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Representing Ireland in Slovakia

Links between Ireland and Slovakia stretch back to the era of the Celts. Today, those connections have expanded and multiplied.

The Radisson Blu Carlton Hotel in Bratislava turned green on St Patrick's Day.(Source: Jana Liptáková)

I AM often asked what Ireland’s Embassy in the Slovak Republic is aiming to achieve. Whilst many are familiar with Embassy functions that involve direct contact with the public, such as issuing passports and visas and offering consular protection to Irish citizens, the broader purpose of the Embassy is not always well known or understood. 

The Embassy of Ireland has an important role to play in fostering excellent relations between Ireland and the Slovak Republic. We do this in several ways. Firstly, through political engagement with the Slovak Government and Slovak public representatives. Building the relationship between our countries is essential so that we understand each other’s policies and plans as we build a strong future together as committed members of the EU. 

Raising Ireland’s profile is another significant part of the role. The Embassy accomplishes this through media engagement, cultural promotion, public speaking and connecting with the Irish diaspora locally. Promoting trade, tourism and investment and building awareness of Ireland as a competitive location for business in which more than 1,000 multinational corporations are already successfully located is crucial.

Ireland, like Slovakia, has a highly globalised economy. The Irish Embassy works closely with Irish State agencies such as Enterprise Ireland, Tourism Ireland, Bord Bia (Irish Food Board) and Science Foundation Ireland to strengthen economic and trade ties with the Slovak Republic. The overall aim is to support job creation as high value goods and services are created and sold globally.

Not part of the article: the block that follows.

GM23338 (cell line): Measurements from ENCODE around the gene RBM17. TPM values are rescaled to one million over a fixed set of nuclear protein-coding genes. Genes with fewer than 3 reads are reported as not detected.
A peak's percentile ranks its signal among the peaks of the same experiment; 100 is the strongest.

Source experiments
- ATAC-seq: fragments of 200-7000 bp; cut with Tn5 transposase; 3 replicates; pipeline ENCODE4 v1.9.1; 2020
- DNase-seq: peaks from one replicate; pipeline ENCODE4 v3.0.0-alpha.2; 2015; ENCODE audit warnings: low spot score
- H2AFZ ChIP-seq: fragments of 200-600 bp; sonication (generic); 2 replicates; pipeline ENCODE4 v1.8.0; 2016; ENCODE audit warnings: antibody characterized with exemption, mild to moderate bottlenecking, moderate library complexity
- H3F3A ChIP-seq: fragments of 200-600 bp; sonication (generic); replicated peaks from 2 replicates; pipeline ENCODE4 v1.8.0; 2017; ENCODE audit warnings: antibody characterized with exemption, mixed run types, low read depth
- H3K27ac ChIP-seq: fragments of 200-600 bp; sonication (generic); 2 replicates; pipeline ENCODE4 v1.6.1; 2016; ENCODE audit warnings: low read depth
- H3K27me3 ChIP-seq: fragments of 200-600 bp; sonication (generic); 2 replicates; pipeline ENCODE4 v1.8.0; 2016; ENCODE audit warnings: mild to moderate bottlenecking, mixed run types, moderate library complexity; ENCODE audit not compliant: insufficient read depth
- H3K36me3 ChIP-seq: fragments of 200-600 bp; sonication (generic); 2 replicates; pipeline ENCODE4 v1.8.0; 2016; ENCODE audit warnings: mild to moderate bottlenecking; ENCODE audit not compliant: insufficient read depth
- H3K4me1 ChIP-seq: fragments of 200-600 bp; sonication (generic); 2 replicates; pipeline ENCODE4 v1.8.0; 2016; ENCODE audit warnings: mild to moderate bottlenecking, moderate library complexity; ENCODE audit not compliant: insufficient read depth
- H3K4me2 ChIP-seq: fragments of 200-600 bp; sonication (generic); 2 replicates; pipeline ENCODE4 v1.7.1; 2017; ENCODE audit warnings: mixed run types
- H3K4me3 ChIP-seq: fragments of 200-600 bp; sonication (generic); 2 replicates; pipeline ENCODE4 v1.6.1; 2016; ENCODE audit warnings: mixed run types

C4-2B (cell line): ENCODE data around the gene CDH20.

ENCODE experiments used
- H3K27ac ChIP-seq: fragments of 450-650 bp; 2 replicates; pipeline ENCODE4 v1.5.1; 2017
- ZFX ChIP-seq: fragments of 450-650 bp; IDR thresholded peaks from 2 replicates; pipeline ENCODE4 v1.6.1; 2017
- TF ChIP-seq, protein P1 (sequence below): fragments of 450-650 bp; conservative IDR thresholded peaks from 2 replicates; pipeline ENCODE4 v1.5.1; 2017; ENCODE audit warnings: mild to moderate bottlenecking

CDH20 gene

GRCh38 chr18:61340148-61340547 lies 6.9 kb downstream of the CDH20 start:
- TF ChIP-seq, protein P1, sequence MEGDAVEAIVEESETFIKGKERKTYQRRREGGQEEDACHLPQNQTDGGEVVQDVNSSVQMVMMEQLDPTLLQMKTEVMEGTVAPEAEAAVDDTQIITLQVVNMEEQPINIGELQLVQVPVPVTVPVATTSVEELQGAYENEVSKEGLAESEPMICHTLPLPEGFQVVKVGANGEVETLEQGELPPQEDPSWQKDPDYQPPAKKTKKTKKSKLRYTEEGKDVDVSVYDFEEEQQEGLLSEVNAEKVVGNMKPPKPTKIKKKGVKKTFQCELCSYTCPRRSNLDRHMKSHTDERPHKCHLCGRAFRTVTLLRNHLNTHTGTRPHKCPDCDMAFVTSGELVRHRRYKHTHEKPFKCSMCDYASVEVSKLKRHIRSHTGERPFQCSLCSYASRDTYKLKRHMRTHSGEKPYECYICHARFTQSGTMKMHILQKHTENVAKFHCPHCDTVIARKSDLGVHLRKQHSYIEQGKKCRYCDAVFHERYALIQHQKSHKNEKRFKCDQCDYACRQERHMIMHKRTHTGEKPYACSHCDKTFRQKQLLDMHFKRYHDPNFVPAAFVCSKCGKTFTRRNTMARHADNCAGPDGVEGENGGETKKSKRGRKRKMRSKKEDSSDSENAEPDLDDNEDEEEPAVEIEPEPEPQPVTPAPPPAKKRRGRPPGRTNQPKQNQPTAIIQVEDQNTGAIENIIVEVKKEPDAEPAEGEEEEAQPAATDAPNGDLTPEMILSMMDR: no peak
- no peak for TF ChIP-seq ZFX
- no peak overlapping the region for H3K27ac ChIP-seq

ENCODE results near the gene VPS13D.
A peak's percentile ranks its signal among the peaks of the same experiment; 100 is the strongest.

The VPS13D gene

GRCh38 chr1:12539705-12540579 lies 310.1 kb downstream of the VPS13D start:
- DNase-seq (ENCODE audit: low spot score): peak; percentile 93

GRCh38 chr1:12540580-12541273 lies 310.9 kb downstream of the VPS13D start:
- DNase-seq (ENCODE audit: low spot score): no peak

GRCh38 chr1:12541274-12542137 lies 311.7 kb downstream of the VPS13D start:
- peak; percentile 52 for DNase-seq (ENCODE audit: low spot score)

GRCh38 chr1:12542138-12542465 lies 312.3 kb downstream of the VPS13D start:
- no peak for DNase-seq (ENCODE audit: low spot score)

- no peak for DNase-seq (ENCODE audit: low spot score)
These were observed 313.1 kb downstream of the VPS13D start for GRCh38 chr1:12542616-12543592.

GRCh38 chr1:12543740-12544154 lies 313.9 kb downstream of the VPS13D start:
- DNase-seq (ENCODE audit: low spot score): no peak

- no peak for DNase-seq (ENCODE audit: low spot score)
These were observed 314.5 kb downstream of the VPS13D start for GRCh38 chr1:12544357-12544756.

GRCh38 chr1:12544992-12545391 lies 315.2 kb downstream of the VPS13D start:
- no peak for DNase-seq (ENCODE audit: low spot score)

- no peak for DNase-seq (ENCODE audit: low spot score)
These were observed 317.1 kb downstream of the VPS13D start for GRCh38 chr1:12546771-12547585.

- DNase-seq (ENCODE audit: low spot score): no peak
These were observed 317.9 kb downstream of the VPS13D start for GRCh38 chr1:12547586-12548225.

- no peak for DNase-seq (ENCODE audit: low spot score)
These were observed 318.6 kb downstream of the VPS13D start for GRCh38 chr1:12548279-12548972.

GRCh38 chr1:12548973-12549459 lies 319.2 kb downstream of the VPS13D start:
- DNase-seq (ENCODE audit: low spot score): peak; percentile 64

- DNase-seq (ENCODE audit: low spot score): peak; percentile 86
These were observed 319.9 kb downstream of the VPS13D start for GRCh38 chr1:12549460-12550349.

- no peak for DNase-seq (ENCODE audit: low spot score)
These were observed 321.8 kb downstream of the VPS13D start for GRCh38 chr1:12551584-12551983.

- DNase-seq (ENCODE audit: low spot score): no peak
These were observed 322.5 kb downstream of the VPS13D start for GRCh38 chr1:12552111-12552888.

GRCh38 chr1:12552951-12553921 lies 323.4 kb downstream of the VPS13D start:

The Irish Government’s strong focus on promoting exports as a means of creating growth and jobs is bearing fruit. Buoyed by a strong export performance, the Irish economy grew at over 5 percent in 2014 and growth is predicted to continue at a similar pace in 2015.  In addition to higher export levels, a number of domestic factors are supporting growth. Ireland is frequently ranked as one of the best places in the world to do business and has been ranked best in the world for inward investment when scored against the criteria of quality and value.  Ireland has the youngest population in Europe with 50 percent of the population aged under 35 and Ireland’s education system ranks in the top ten countries in the world. 

Unemployment in Ireland been reduced from 12.2 percent in January 2014 to 9.4 percent in September 2015.

So what does this mean for the Slovak Republic? As the Irish economy rebounds, the prospects for increasing Slovak-Irish business links will continue to improve. Ireland has a good track record of supporting new businesses and innovation. Increasingly, there will be greater opportunities to link young start-up businesses in both countries. Ireland is investing in research and development and there are opportunities for greater cooperation between Slovak businesses and Irish research centres. Daily direct flights between Bratislava and Dublin may also create possibilities for increased tourism in both directions.

Links between Ireland and Slovakia stretch back to the era of the Celts. Today, those connections have expanded and multiplied. The Embassy of Ireland in Bratislava and the Embassy of the Slovak Republic in Dublin work hard to support and enhance mutual ties.  Looking forward, I am certain that the relationship between our countries will continue to grow and prosper.

By Anne-Marie Callan, Ambassador of Ireland

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Topic: Foreigners in Slovakia


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